Nevada Clean Indoor Air Act

The Nevada Clean Indoor Air Act (NCIAA) was passed by a majority of Nevada voters November 7, 2006. It took effect December 8, 2006.

The passage of the Act provided for major changes to Nevada’s smoking laws to protect children and adults from secondhand smoke in most public places and indoor places of employment. It also allows local (city/ county/town) governments in Nevada to enact smoking laws within their jurisdictions even stronger than the state law.

During the 2009 and 2011 legislative sessions, lawmakers weakened the Nevada Clean Indoor Air Act by allowing additional exemptions to those outlined in the original voter-approved language in 2006. In 2009, lawmakers passed Senate Bill 372, allowing smoking in areas of convention centers during tobacco-related trade shows, under certain conditions. Then in 2011, they passed Assembly Bill 571, permitting stand-alone bars, taverns, and saloons in which minors under 21 years of age are prohibited from entering, to allow smoking.

Under the Nevada Clean Indoor Air Act, smoking tobacco is prohibited in most public places and indoor places of employment including, but not limited to, the following:

  • Public and private school buildings and on public and private school grounds
  • Child care facilities with five or more children
  • All areas of grocery stores, convenience stores, and drug stores (including gaming areas)
  • All indoor areas within restaurants, including those in casinos or gaming establishments
  • Bars, taverns, and saloons that allow minors under the age of 21 to enter
  • Shopping malls and retail establishments
  • Video arcades
  • Government buildings and public places
  • Movie theaters

Under the provisions of the Act, the person in control of any of the above facilities must post signs banning smoking in their establishment and remove all smoking paraphernalia (e.g., ashtrays).

Due to the exemptions in the Nevada Clean Indoor Air Act, smoking is still allowed in the following places:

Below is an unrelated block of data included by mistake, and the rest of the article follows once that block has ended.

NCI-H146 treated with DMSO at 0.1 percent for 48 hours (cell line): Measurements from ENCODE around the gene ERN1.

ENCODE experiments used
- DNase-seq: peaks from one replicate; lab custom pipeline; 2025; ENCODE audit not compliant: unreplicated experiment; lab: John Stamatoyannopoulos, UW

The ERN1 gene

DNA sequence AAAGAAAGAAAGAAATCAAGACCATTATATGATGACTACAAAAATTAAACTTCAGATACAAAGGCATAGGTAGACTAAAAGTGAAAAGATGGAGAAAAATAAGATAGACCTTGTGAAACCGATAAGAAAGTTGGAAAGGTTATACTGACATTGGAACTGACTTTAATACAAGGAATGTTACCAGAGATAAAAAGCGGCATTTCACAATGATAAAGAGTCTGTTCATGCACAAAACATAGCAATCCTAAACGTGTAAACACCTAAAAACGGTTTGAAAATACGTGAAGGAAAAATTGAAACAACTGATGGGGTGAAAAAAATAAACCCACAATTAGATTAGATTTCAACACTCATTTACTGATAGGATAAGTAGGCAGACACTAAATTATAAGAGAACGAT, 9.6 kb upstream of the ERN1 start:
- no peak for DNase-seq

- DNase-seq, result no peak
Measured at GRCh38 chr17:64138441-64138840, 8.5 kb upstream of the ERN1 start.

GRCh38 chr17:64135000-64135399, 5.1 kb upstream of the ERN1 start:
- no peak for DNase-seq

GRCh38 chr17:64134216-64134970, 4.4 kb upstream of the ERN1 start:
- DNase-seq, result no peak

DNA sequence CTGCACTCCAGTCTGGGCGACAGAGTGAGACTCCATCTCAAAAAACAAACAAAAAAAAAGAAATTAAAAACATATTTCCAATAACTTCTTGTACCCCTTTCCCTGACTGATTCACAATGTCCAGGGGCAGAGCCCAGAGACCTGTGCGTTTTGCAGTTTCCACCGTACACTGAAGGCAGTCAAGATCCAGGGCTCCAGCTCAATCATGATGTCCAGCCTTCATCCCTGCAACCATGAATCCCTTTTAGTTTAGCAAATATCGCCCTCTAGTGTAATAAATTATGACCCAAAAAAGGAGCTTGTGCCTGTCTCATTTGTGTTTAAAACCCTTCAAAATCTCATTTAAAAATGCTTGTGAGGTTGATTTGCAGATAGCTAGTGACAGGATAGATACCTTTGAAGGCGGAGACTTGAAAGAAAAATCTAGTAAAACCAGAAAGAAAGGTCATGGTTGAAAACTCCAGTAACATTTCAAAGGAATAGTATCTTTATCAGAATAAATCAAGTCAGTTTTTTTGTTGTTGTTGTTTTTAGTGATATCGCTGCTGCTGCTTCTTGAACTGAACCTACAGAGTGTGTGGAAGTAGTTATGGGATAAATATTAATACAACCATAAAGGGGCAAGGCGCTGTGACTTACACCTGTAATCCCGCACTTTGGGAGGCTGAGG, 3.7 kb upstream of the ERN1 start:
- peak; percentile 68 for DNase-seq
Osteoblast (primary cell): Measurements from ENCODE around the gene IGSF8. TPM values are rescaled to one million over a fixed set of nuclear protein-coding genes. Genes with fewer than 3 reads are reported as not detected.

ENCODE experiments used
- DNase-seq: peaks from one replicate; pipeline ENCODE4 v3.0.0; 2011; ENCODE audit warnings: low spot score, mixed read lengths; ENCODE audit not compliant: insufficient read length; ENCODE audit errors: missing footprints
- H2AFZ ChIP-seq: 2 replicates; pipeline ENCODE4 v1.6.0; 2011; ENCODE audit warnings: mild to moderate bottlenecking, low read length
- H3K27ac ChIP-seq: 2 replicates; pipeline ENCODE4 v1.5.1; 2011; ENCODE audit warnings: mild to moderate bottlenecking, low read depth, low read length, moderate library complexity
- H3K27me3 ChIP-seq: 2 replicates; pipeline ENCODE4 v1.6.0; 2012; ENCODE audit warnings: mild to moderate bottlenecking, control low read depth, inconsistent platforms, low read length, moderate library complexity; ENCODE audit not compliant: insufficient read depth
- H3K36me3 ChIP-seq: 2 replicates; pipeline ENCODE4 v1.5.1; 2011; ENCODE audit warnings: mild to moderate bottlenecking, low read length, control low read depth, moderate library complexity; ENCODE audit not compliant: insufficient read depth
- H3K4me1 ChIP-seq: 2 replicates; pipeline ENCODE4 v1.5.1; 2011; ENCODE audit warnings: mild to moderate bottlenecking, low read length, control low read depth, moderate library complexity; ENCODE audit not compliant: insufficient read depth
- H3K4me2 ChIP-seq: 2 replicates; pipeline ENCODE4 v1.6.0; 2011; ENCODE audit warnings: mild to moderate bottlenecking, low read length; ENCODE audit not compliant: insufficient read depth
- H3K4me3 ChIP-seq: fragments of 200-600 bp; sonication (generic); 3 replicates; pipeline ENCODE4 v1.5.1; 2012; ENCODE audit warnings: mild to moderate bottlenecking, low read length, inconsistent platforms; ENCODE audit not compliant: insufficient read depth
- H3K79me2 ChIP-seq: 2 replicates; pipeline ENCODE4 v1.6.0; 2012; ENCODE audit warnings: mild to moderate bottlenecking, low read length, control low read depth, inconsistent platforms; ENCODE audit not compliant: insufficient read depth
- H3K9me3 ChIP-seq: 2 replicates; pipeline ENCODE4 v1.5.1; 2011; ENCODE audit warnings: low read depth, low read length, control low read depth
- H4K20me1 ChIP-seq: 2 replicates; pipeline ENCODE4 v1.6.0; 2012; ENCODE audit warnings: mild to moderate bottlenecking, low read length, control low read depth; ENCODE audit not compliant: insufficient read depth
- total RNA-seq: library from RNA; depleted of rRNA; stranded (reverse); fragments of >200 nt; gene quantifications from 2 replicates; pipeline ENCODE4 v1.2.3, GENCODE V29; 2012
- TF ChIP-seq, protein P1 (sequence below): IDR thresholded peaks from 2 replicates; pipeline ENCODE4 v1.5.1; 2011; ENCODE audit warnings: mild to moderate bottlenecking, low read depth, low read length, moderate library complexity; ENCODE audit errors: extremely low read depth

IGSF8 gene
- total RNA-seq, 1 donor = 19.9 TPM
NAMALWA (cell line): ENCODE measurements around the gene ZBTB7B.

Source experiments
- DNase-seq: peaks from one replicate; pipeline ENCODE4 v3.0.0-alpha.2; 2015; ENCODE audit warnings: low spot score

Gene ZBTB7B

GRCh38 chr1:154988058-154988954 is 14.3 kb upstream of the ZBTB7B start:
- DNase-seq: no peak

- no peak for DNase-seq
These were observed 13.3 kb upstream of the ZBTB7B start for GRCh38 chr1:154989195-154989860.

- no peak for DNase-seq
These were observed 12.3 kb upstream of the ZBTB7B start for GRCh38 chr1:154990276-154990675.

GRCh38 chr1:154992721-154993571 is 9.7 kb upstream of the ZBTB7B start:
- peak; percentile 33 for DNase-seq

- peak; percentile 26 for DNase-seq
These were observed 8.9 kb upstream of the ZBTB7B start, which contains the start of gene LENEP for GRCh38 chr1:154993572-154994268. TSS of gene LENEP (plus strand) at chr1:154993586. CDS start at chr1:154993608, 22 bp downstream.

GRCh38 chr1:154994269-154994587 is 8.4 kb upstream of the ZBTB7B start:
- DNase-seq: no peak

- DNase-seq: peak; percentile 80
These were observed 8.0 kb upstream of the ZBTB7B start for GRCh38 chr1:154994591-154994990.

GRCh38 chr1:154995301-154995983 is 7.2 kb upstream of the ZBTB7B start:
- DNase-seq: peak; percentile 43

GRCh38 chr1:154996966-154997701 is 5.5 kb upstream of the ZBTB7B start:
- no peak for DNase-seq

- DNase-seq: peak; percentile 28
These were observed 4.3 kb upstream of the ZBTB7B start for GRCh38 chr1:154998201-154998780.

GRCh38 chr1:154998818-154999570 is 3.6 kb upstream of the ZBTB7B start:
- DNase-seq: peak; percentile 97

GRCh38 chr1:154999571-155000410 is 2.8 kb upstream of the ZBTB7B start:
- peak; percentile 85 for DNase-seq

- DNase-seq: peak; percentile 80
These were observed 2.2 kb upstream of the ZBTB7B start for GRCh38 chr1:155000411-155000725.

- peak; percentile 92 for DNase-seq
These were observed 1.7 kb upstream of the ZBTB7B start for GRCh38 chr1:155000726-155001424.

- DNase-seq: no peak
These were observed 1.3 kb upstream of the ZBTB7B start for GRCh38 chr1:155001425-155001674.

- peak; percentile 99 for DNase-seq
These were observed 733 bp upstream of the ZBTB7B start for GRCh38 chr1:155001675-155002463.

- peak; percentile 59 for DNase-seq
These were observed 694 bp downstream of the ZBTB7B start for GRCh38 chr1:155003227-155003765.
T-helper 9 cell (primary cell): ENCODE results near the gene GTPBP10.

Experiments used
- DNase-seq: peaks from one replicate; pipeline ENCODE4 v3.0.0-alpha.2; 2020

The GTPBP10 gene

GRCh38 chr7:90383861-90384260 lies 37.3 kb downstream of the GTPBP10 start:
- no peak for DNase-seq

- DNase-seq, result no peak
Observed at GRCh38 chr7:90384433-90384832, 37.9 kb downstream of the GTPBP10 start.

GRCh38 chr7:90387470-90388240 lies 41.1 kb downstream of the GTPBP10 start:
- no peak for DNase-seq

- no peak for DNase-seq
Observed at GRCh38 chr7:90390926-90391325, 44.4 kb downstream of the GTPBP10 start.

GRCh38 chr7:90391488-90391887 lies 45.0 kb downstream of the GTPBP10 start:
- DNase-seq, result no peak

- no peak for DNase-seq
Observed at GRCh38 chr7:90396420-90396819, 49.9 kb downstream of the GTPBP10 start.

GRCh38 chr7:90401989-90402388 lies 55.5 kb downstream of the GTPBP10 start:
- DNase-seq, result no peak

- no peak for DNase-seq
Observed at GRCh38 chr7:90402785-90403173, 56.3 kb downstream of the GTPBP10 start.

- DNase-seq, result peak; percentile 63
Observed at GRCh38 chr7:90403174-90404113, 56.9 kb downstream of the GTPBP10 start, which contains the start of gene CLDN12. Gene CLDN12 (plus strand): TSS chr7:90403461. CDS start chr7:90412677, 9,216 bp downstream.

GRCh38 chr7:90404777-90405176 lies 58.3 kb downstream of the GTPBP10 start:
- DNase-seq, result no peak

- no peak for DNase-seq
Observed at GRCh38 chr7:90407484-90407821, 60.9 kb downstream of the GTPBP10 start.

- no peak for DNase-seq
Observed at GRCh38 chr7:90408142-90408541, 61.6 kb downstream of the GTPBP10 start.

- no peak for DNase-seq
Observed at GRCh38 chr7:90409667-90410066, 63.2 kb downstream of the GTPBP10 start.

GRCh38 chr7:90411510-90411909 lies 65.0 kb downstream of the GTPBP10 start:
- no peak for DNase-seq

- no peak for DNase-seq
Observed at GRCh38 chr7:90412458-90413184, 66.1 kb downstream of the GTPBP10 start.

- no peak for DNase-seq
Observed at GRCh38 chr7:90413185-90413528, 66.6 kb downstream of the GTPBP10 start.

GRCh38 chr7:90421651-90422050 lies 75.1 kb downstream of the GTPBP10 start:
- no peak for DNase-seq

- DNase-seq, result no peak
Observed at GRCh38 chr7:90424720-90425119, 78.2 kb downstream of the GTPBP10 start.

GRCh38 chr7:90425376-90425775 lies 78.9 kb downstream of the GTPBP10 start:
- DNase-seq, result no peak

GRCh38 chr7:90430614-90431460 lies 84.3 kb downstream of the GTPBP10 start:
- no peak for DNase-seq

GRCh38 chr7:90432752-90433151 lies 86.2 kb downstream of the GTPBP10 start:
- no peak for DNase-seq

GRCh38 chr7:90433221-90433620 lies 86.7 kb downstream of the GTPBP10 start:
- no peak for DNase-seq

• Gaming areas of casinos where loitering by minors is restricted by law
  • Completely enclosed areas with stand-alone bars, taverns, and saloons in which patrons under 21 years of age are prohibited from entering
  • Strip clubs or brothels
  • Retail tobacco stores
  • Areas of convention facilities during tobacco-related trade shows, that are closed to the public
  • Private residences, including those used as an office workplace except if it is used as a child care or health care facility

The Nevada Clean Indoor Air Act does not apply to gaming areas of casinos, but does apply in all other areas. Smoking is still allowed on the gaming floor of casinos, where, by law, children are prevented from loitering. However, the operator of these facilities can designate separate rooms or areas on or within the gaming floor as non-smoking. For example, many casinos now voluntarily offer smoke-free poker rooms.

On the other hand, smoking is not allowed in other areas of casino facilities, especially those where children are allowed, including restaurants, bars that allow minors, convention facilities (except those used for tobacco-related trade shows, that meet certain conditions), hallways, bathrooms, elevators, employee break rooms, movie theaters, video arcades, etc.

For more information on the smoking and tobacco laws in Nevada, refer to Nevada Revised Statute (NRS) 202.2483.

To report a violation of the Nevada Clean Indoor Air Act, please use the following online complaint forms or phone numbers:

Clark County or (702) 759-1990.

Washoe County or (775) 328-2434.

All other counties